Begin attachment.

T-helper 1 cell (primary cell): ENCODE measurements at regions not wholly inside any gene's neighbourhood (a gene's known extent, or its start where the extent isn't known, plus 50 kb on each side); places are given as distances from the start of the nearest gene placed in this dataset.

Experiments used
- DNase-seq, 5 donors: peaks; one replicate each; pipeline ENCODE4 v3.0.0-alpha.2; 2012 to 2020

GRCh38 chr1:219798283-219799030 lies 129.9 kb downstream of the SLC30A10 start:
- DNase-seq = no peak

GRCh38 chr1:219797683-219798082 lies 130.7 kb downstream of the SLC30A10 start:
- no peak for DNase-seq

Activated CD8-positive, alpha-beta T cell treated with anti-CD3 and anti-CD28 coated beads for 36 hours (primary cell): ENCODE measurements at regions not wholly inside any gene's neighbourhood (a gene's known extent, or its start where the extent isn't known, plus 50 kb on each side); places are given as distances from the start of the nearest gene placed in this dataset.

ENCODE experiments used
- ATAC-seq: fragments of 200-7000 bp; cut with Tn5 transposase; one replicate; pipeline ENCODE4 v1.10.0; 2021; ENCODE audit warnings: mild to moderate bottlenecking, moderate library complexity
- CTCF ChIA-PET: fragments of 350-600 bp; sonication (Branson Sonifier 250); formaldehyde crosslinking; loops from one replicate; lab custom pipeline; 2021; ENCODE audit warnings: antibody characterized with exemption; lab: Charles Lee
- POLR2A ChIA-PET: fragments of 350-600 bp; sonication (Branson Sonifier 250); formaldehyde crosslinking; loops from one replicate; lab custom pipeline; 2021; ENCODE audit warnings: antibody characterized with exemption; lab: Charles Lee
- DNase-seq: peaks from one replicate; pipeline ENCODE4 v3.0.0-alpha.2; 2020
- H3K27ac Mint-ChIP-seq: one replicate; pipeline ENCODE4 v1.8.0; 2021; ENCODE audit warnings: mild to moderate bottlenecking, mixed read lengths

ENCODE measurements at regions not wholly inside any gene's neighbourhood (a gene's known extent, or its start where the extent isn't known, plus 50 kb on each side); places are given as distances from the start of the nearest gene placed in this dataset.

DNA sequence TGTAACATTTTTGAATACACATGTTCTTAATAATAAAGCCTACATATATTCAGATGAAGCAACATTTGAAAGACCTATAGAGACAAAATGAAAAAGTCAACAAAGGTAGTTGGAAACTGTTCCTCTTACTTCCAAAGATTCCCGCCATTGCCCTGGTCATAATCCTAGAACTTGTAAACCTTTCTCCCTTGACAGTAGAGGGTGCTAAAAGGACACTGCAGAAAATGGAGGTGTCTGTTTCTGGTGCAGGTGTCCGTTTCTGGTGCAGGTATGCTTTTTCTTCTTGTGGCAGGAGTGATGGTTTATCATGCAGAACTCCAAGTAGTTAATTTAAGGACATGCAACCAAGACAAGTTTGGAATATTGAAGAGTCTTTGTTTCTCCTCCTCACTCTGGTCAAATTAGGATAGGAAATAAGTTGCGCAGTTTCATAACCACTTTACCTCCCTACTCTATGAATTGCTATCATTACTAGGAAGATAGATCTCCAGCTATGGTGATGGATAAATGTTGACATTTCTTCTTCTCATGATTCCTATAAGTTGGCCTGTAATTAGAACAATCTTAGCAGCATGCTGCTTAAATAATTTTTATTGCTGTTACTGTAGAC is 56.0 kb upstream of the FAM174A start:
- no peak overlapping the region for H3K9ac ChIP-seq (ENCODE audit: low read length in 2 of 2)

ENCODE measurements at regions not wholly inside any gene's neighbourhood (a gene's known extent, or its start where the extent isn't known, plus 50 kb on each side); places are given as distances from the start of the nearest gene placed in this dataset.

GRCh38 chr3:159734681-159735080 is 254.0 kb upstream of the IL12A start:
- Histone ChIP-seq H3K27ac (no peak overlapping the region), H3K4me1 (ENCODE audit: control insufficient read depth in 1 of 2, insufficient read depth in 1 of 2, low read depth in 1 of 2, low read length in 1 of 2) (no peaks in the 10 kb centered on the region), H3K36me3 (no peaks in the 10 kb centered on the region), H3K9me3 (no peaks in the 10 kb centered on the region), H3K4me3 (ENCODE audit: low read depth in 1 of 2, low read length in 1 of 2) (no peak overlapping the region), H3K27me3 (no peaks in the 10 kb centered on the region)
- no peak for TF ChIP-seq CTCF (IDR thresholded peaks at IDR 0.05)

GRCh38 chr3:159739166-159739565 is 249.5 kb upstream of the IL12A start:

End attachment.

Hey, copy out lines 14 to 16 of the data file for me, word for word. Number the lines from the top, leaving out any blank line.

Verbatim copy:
- H3K27ac Mint-ChIP-seq: one replicate; pipeline ENCODE4 v1.8.0; 2021; ENCODE audit warnings: mild to moderate bottlenecking, mixed read lengths

ENCODE measurements at regions not wholly inside any gene's neighbourhood (a gene's known extent, or its start where the extent isn't known, plus 50 kb on each side); places are given as distances from the start of the nearest gene placed in this dataset.

DNA sequence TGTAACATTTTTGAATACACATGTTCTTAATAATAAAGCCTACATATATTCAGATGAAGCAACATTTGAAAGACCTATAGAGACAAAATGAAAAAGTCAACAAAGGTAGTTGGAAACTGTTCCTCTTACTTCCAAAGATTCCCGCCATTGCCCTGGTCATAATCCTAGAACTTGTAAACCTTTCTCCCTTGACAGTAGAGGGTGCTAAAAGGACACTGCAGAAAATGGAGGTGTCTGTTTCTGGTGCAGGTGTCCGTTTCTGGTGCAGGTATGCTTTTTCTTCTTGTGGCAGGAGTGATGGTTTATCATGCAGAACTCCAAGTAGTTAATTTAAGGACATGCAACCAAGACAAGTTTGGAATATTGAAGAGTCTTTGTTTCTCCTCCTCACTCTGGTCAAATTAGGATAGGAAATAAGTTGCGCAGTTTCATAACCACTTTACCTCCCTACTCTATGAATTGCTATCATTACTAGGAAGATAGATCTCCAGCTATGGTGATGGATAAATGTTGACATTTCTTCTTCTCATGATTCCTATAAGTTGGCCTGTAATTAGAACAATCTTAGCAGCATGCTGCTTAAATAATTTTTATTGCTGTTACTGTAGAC is 56.0 kb upstream of the FAM174A start: